Facts and benefits of Cuckoo Pint (Arum)

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Facts and benefits of Cuckoo Pint (Arum)

Cuckoo Pint (Arum) Quick Facts
Name: Cuckoo Pint (Arum)
Scientific Name: Arum maculatum
Origin Southern Europe and northern Africa
Shapes Cluster of bright scarlet, attractive berries
Taste Bitter tasteB
Health benefits Alleviate symptoms of sore throats and Diuretic and stimulant
Cuckoo Pint (Arum) scientifically known as Arum maculatum is a common woodland plant species of the Araceae family. It is known by an abundance of common names including Snakeshead, adder’s root, adder’s meat, arum, wild arum, arum lily, lords-and-ladies, devils and angels, cows and bulls, cuckoo-pint, Adam and Eve, bobbins, naked boys, starch-root, wake robin, friar’s cowl sonsie-give-us-your-hand, cheese and toast and jack in the pulpit, bloody man’s finger, bobbin’ Joan, bobbing Jane, brown dragons, bulls and cows, calf’s foot, cobbler’s thumb, cocky baby, devil’s ladies and gentlemen. The plant is native to the Southern Europe and northern Africa as well as Turkey and Caucasus. Arum is from the Greek word ‘aron’ which is variously described as meaning ‘climbing’ or ‘poisonous plant’. Maculatum is ‘speckled’ after the spots which appear on the leaves.  Traditionally, these are supposed to be spots of Christ’s blood when the plant grew under the cross but the Latin ‘maculatus’ also means ‘pollute’, ‘taint’ and ‘dishonor’ as well as ‘spot’ so the name is more likely to be a result of the spots spoiling the look of the leaves. Similarly the name “lords-and-ladies” and other gender related names refer to the plant’s likeness to male and female genitalia symbolizing copulation.

Plant Description

Cuckoo Pint (Arum) is a shade-loving tuberous perennial that grows about 30-38cm tall. The plant is found growing in woods and along shaded ditches and hedgerows on calcareous soil. The plant prefers moist, well-drained and reasonably fertile soils, humus rich soil, and shady damp calcareous soil. The plant has large, deep, starchy root. In mature specimens the tuber may be as much as 400 mm below ground level. The plant only has a flower stem which is about finger thick and upright.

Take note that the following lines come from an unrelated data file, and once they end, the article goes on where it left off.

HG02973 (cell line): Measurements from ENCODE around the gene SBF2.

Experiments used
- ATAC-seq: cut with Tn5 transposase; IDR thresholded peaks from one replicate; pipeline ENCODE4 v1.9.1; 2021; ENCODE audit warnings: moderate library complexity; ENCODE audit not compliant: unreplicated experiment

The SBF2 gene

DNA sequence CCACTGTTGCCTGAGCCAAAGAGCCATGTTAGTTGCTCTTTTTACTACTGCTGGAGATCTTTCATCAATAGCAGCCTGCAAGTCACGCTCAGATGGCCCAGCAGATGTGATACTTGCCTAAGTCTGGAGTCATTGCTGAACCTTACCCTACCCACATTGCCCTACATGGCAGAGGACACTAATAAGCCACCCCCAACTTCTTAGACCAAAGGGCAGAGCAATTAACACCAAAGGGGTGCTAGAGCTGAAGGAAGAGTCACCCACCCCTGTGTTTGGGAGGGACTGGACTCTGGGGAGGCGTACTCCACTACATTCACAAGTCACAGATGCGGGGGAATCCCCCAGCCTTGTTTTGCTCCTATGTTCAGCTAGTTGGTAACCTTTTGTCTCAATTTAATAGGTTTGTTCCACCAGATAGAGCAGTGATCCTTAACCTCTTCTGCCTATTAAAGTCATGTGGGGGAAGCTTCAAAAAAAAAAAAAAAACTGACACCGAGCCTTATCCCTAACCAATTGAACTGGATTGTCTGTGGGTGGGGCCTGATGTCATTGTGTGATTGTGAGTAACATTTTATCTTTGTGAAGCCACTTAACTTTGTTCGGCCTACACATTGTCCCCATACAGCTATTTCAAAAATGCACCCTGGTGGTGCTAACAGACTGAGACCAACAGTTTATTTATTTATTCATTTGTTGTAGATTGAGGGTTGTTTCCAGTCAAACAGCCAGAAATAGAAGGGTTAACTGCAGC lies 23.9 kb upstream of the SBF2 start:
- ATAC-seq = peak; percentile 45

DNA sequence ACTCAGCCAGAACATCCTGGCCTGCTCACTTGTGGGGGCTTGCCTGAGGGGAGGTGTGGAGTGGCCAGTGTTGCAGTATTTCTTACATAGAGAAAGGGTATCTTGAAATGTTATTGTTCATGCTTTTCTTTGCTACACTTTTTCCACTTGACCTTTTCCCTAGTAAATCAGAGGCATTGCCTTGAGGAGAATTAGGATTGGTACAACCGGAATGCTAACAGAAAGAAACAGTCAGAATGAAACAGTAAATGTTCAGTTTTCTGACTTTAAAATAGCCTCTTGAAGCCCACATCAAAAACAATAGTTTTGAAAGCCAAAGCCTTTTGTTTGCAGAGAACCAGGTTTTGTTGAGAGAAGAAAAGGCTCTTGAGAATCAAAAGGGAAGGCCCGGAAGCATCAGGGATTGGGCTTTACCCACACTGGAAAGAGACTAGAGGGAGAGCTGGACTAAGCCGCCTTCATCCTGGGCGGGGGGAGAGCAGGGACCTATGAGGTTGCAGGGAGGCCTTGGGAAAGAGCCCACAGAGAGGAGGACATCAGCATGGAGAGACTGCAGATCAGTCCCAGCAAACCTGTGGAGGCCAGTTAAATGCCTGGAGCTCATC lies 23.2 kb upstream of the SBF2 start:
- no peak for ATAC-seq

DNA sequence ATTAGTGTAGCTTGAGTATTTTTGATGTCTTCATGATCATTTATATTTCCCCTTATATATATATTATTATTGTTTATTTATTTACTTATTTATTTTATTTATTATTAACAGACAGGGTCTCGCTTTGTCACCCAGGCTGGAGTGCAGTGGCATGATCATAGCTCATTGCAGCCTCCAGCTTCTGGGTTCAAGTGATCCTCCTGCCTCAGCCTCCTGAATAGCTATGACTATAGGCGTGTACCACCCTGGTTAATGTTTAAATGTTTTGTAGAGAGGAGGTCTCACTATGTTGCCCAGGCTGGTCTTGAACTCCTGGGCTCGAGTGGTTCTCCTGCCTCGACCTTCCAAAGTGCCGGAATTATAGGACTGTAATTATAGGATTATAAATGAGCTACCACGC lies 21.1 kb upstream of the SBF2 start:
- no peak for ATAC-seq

Root

Arum has large tuberous roots, somewhat resembling those of the Potato, oblong in shape, about the size of a pigeon’s egg, brownish externally, white within and when fresh, fleshy yielding a milky juice, almost insipid to the taste at first, but soon producing a burning and pricking sensation. The acridity is lost during the process of drying and by application of heat, when the substance of the tuber is left as starch. When baked, the tubers are edible, and from the amount of starch, nutritious. This starch of the root, after repeated washing, makes a kind of arrowroot, formerly much prepared in the Isle of Portland, and sold as an article of food under the name of Portland Sago, or Portland Arrowroot, but now obsolete. For this purpose, it was either roasted or boiled, and then dried and pounded in a mortar, the skin being previously peeled.

Leaves

Leaves are large about 45cm long, shiny ‘arrow’ shaped leaves that are dark green but can be variegated with white or purple patterning or spots.

Flower & Fruit

Flowers are borne on a poker-shaped inflorescence called a spadix, which is partially surrounded in a pale green spathe or leaf-like hood. The flowers are hidden from sight, clustered at the base of the spadix with a ring of female flowers at the bottom and a ring of male flowers above them. Flowering normally takes place in spring (April–May).  

Above the male flowers is a ring of hairs forming an insect trap. Insects, especially owl-midges Psychoda phalaenoides, are attracted to the spadix by its faecal odor. The insects are trapped beneath the ring of hairs and are dusted with pollen by the male flowers before escaping and carrying the pollen to the spadices of other plants, where they pollinate the female flowers. The spadix may also be yellow, but purple is the more common.

In autumn, the lowest ring of flowers form a cluster of bright scarlet, attractive berries, which remain long after the leaves have withered away, and on their short, thick stem alone mark the situation of the plant. In spite of their very acrid taste, they have sometimes been eaten by children, with most injurious results, being extremely poisonous. One drop of their juice will cause a burning sensation in the mouth and throat for hours. In the case of little children who have died from eating the berries, cramp and convulsions preceded death if no medical aid had been obtained.

Medical Use of Cuckoo Pint

Arum maculatum has a long history of medical use. While these do not provide cancer natural cures, it can help alleviate a range of different symptoms. The berries are highly toxic and should be avoided. The large tuberous root, however, has long been supposed to have medicinal powers. The root is full of starch and has been used in many ways. Some of the medicinal uses of Arum maculatum include:

1. Alleviate symptoms of sore throats

Arum maculatum is described to help alleviate the symptoms of sore throats. It is taken as a homeopathic remedy and the tincture helps to reduce swollen membranes.